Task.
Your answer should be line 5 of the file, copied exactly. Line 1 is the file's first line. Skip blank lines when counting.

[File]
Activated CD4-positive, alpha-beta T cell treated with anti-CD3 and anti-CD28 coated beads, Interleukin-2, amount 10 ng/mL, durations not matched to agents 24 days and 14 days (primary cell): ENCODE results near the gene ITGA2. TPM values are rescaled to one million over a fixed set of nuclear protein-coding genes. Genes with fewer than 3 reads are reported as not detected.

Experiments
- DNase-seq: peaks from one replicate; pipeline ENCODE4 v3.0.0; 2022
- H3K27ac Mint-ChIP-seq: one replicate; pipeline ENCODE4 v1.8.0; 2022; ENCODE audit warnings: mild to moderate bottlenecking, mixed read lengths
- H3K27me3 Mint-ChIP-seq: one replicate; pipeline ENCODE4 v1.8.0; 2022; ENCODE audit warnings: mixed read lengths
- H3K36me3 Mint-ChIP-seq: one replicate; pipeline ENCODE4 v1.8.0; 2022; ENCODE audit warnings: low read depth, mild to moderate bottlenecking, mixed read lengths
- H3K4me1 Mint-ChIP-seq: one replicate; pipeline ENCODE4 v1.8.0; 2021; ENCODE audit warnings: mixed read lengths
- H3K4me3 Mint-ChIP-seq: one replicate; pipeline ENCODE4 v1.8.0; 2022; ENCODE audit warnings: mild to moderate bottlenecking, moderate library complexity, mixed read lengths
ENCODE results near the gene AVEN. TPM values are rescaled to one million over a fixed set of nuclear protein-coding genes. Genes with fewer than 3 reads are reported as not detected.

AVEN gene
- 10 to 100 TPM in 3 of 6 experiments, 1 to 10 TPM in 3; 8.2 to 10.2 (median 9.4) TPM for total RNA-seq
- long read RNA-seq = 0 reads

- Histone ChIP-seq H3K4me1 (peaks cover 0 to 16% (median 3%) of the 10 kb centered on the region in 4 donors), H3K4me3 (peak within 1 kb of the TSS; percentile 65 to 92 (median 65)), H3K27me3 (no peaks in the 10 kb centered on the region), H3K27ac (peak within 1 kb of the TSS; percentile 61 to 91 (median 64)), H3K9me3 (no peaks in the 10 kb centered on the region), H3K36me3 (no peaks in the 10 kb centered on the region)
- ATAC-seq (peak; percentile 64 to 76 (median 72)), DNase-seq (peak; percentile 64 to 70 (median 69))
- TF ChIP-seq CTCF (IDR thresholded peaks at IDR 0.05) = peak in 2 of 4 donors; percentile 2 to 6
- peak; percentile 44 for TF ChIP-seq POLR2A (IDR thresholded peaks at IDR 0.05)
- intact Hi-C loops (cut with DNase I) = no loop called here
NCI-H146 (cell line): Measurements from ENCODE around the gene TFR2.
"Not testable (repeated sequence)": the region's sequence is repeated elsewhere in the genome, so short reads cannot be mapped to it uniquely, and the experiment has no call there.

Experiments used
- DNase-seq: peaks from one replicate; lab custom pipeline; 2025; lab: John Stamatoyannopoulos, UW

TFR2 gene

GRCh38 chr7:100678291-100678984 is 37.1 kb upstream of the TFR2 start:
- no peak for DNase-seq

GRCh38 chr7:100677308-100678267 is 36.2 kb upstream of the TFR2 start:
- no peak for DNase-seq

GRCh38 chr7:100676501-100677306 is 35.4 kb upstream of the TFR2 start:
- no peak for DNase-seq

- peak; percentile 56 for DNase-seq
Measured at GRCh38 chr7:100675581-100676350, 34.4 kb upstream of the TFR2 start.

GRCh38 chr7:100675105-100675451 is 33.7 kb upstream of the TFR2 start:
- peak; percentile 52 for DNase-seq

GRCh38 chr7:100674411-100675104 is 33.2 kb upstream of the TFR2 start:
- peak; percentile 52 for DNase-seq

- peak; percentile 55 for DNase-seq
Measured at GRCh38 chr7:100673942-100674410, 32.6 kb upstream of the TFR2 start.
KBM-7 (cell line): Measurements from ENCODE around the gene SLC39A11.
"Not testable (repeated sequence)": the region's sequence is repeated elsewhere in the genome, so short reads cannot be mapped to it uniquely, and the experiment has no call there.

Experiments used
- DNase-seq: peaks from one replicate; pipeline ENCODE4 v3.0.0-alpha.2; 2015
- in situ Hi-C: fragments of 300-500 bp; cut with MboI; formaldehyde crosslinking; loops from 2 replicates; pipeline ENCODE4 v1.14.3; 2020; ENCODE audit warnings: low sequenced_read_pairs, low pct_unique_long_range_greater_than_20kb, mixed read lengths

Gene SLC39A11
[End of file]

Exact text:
- H3K27me3 Mint-ChIP-seq: one replicate; pipeline ENCODE4 v1.8.0; 2022; ENCODE audit warnings: mixed read lengths